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Canon’s early RF mount lenses focused on pro rather than budget photographers. But, the company’s latest glass expands Canon’s list of under $700 mirrorless lenses. The Canon RF 16mm f2.8 STM is a lightweight pancake lens (sort of) that’s priced at $299.99. The new RF 100-400mm f5.6-8 IS USM, meanwhile, offers a lot of zoom for under $700. Despite Canon’s budget RF cameras like the Rp being weather-sealed, however, both of the newest cheap Canon RF lenses are not made for rain.
Canon RF 16mm f2.8 STM
- Maximum and minimum aperture: f2.8 to f22
- Lens construction: 9 elements in 7 groups
- 7 aperture blades
- No stabilization
- STM focus motor
- Minimum focusing distance: 5.1 inches
- Weighs 5.8 ounces
- Lens hood is sold separately
The Canon RF 16mm f2.8 STM is a compact, lightweight lens. With the same basic chassis, it’s almost the same size as Canon’s 50mm f2.8. Like similar small lenses from Canon, the focus dial can be switched to a control dial using a switch.
Canon isn’t calling it a budget lens. But, it’s missing the red ring of the brand’s high-end optics and has a list price of $299.99. Canon’s likely attempting to disband the concept that pros and high-end users can’t enjoy a budget lens sometimes. At $299, I think the word budget is appropriate here. We’ve tested similar “budget” lenses in the past. The RF 35mm f1.8 STM we called almost worthy of the L line except for the build. The RF 50mm f1.8 STM similarly had few complaints.
The biggest feature that’s missing is weather-sealing. Canon’s budget-friendly bodies like the EOS Rp have weather-sealing. The sealing isn’t as robust as high-end models, but if you don’t have a weather-sealed lens you might as well not have a weather-sealed camera. Wide-angle lenses like 16mm are great for both indoor and outdoor use. Weather-sealing could significantly expand the ways to use this lens, even if it raised the cost by $50 or $100.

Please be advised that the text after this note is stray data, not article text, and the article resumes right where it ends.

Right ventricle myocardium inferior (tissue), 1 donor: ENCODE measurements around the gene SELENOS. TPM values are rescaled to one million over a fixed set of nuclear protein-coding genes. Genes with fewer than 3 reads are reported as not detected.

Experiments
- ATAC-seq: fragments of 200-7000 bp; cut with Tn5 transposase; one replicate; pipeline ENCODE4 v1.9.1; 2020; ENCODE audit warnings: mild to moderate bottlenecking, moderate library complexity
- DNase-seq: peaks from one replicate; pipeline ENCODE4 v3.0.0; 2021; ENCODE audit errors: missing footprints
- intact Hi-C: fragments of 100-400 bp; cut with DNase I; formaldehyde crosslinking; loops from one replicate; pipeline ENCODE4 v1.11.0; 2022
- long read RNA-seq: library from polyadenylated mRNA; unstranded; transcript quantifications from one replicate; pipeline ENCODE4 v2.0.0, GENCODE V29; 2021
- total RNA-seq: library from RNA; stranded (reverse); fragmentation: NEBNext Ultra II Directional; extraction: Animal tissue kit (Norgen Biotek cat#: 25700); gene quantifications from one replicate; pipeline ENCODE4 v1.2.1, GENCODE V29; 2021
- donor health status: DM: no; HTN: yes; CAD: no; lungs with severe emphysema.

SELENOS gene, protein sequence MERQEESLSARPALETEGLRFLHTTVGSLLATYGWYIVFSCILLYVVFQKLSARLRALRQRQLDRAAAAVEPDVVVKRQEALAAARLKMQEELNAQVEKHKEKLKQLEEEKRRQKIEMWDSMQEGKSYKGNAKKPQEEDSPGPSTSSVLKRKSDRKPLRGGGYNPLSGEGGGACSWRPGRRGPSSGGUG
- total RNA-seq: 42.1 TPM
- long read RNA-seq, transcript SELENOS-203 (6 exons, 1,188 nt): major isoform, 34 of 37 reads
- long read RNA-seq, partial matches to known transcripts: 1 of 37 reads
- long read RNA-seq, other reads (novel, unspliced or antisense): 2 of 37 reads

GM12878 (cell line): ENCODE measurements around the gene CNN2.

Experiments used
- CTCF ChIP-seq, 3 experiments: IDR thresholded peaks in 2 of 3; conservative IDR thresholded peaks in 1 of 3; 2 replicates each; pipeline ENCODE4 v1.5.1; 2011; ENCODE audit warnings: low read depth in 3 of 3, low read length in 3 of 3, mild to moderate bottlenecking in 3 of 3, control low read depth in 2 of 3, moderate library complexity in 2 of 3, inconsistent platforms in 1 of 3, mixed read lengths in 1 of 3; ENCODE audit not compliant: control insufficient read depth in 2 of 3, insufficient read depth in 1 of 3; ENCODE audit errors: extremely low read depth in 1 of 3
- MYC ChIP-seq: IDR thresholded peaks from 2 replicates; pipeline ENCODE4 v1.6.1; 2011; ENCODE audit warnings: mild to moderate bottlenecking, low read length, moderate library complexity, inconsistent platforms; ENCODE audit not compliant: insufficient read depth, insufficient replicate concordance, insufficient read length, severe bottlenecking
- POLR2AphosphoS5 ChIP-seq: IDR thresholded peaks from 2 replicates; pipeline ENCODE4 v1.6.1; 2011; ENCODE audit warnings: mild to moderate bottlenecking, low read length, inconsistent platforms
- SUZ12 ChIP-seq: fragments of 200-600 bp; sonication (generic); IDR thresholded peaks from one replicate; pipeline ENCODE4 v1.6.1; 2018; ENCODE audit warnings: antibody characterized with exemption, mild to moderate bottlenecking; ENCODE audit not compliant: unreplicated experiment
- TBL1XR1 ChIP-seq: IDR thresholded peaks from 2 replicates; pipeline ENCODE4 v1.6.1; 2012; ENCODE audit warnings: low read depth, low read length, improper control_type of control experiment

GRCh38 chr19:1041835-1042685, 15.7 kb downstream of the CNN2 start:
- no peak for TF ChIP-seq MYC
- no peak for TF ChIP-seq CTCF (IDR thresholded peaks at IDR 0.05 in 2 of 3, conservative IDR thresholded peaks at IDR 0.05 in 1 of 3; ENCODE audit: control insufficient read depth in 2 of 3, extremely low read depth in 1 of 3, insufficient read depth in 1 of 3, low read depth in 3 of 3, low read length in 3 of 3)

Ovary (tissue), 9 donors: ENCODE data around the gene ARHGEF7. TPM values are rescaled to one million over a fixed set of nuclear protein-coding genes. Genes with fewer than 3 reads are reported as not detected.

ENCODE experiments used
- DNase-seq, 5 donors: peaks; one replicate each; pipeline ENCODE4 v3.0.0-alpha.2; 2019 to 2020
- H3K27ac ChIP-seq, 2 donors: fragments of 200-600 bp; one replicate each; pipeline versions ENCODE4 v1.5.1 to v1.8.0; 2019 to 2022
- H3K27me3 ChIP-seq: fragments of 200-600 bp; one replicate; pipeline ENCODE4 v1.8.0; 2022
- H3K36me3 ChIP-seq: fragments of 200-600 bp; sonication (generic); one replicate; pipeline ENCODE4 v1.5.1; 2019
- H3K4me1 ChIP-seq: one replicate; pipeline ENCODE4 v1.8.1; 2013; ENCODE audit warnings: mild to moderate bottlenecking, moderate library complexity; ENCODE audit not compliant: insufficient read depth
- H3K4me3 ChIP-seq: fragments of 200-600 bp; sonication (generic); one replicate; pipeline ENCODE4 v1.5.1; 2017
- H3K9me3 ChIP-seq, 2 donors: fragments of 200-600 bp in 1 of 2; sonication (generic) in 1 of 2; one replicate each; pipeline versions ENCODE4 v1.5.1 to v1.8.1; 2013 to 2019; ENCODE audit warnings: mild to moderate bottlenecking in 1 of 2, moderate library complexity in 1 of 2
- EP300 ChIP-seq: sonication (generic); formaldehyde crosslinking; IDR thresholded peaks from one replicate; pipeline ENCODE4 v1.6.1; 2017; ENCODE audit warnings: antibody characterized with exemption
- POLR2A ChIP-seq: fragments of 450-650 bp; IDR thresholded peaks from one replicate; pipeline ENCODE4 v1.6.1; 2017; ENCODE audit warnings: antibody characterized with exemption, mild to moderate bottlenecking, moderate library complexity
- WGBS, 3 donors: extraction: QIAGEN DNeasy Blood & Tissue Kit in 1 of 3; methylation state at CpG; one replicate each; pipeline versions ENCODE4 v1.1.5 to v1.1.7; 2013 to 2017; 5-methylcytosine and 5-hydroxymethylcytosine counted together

Canon RF 100-400mm f5.6-8 IS USM
- Max aperture: f5.6 (200mm) – f8 (400mm)
- Minimum aperture: f/32 (200mm) – f45 (at 400mm)
- 5.5 stops of image stabilization (6 with IBIS)
- 9-blade aperture
- Constructed from 12 elements in 9 groups
- Nano USM focus motor
- Minimum focusing distance: 34 inches at 200mm
- Compatible with the RF 1.4 and RF2 extenders
- Weighs 1.49 pounds
- Lens hood sold separately
Like the RF 16, the new telephoto is designed as both a more affordable and lightweight option. The Canon RF 100-400mm f5.6-8 IS USM has a narrower aperture. But, the $649.99 lens still includes stabilization. It’s rated to 5.5 stops or six with in-body stabilization. That’s a must-have for telephoto and nice to see on a lower-priced optic.
The lens weighs in at just under a pound and a half. It incorporates a control ring as well as an auto-to-manual focus switch, giving it more controls than the pancake-like 16mm. Again, however, the lens is not weather-sealed. It’s going to need a cover for shooting sports or wildlife in the rain. And, like the 16mm, it doesn’t ship with a hood.
The 70-300mm is a more common focal length for budget-friendly telephotos. That extra 100mm at the long end, however, may be more usable for photographers who are considering a lens like this. It’s going to be enticing for photographers that can’t afford the extra $2,050 for the Canon RF 100-500mm f4.5-7.1 L IS USM.
Both lenses are expected to start shipping next month.